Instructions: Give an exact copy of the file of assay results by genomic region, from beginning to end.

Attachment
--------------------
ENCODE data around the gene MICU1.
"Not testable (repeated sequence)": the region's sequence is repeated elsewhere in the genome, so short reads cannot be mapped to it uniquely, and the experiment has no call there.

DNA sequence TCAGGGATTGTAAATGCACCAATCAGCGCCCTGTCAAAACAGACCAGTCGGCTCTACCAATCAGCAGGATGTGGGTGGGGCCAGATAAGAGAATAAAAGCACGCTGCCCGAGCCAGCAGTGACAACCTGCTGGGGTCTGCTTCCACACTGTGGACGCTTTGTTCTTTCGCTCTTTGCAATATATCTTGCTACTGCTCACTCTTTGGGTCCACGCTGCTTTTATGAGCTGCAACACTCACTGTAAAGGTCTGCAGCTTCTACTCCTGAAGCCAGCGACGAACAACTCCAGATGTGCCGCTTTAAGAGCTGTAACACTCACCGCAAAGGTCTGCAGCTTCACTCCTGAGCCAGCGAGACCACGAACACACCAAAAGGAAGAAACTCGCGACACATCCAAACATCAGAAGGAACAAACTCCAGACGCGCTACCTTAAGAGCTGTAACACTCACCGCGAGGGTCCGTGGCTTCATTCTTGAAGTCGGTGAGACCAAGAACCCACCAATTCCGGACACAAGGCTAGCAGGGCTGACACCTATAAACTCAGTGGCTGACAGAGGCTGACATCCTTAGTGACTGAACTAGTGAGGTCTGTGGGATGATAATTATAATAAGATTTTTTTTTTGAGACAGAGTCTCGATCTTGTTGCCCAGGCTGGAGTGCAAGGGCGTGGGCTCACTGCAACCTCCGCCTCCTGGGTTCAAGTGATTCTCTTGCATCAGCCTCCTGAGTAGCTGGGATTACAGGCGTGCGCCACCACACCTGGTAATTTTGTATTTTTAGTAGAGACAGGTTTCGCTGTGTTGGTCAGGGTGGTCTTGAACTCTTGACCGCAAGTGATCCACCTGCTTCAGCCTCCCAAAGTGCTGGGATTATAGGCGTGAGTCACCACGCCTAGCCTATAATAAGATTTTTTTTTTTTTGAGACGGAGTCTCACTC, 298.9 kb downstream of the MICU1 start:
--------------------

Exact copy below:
ENCODE data around the gene MICU1.
"Not testable (repeated sequence)": the region's sequence is repeated elsewhere in the genome, so short reads cannot be mapped to it uniquely, and the experiment has no call there.

DNA sequence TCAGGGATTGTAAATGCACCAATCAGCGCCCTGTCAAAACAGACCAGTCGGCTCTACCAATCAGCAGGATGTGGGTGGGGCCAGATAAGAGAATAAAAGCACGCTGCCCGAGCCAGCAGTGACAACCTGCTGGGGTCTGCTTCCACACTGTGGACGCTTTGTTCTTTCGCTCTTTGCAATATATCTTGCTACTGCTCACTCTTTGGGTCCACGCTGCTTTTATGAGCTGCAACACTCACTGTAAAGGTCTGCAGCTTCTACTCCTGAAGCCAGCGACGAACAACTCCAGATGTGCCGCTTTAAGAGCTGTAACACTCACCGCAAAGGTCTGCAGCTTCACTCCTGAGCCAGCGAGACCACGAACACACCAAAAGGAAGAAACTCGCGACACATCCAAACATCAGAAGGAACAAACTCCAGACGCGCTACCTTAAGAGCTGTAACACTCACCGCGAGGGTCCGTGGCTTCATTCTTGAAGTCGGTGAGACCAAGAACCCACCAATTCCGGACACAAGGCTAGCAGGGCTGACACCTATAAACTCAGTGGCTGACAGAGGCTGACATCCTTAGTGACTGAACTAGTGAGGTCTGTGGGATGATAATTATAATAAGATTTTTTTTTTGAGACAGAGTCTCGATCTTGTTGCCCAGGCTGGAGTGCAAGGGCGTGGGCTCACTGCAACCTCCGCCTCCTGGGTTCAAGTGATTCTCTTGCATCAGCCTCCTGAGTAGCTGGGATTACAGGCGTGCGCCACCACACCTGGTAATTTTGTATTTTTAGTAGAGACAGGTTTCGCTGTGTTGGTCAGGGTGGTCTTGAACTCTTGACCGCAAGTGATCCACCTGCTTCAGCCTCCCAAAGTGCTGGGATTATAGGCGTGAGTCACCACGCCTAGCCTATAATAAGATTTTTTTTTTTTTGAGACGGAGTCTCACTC, 298.9 kb downstream of the MICU1 start: